Write the thesis above the body paragraph. This will help you to ensure that everything in the body paragraph relates to the thesis.
Example thesis (taken from the thesis statement exercise page on this site): Because writing is a skill that is required in most classes, college students need to learn how to write well in order to succeed academically.
Sentence #1 – (topic sentence) – make one claim about the overall topic of the essay that relates to the thesis: Students who learn how to write well will earn better grades in most classes.
Sentence #2 – explain why the topic sentence is true, or develop it further: This is true because most instructors assign a variety of written assignments, and depending on the class, these written assignments often encompass a large percentage of a student’s final grade.
Sentence #3 – give an example of the claim made in the topic sentence (make a "for instance" statement): For instance, all college students seeking a degree will be required to take a composition class. In this class alone, students will write five different essays.
Sentence #4 – give another example of the claim to better support it: Furthermore, other classes, such as history, psychology, nursing, etc., also require students to write multiple essays.
Sentence #5 – support the claim with even more specific information (this is where integrating an outside source can be helpful): According to John Doe, a Professor of English at Aims Community College, the average undergraduate student will write twenty-five different essays while seeking a bachelor’s degree. This number increases dramatically for students who go on to seek a graduate degree(s).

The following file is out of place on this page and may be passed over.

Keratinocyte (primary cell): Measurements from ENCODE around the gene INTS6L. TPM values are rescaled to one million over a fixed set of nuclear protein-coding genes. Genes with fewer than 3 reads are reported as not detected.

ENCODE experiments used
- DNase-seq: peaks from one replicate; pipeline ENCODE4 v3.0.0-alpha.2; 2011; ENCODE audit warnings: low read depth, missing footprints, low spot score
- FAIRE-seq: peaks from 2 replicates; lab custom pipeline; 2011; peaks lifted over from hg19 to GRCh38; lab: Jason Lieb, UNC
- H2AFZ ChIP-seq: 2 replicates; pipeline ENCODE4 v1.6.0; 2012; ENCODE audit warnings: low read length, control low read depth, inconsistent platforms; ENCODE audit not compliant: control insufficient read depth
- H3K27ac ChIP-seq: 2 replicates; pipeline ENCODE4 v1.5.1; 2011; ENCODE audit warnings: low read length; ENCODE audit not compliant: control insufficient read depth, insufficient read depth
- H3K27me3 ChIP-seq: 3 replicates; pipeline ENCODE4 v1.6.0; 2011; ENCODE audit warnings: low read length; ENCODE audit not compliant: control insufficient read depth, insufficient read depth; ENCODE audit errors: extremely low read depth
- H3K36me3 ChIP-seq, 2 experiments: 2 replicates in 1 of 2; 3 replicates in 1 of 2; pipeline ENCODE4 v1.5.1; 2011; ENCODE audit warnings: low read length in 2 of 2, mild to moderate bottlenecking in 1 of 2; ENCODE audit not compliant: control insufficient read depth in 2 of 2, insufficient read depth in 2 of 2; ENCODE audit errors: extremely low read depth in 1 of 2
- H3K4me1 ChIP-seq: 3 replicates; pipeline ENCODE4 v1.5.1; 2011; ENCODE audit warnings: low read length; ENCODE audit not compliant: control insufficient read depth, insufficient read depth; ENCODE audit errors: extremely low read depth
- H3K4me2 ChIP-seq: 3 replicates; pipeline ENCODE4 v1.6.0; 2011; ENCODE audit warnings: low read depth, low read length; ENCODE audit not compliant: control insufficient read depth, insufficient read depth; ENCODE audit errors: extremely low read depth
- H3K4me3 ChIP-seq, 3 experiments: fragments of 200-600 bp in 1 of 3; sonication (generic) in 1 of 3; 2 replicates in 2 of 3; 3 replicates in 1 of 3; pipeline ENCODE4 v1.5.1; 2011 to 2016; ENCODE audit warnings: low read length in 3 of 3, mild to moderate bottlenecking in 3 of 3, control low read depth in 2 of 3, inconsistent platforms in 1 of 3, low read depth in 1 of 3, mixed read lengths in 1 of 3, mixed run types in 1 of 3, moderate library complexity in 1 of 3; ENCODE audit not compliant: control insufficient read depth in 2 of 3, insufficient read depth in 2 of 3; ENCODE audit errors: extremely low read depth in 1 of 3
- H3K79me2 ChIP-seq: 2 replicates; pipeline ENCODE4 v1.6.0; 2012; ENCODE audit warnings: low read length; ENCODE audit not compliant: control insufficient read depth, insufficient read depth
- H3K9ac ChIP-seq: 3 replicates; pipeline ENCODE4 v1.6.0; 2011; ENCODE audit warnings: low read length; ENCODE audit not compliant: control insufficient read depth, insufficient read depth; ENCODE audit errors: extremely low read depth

Sentence #6 – write a sentence that wraps up the paragraph (an “in conclusion” sentence): Because all students, regardless of major, will be required to compose a large number of essays, it is important that they learn how to write well.
Now, simply put it all together and add transitions if needed.
Complete body paragraph: Students who learn how to write well will earn better grades in most classes. This is true because most instructors assign a variety of written assignments, and depending on the class, these written assignments often encompass a large percentage of a student’s final grade. For instance, all college students seeking a degree will be required to take a composition class. In this class alone, students will write five different essays. Furthermore, other classes, such as history, psychology, nursing, etc., also require students to write multiple essays. According to John Doe, a Professor of English at Aims Community College, the average undergraduate student will write twenty-five different essays while seeking a bachelor’s degree. This number increases dramatically for students who go on to seek a graduate degree(s). Because all students, regardless of major, will be required to compose a large number of essays, it is important that they learn how to write well.
Notice that in this example, some sentences are actually broken into two. Also, any sentence other than the topic sentence and concluding sentence can be repeated to provide more evidence for the reader. Remember, the more evidence that is provided in a body paragraph, the better. The key is to make a claim (topic sentence), support it with specific detail (give examples and provide specific information), and then conclude the paragraph by reinforcing the original claim (final sentence).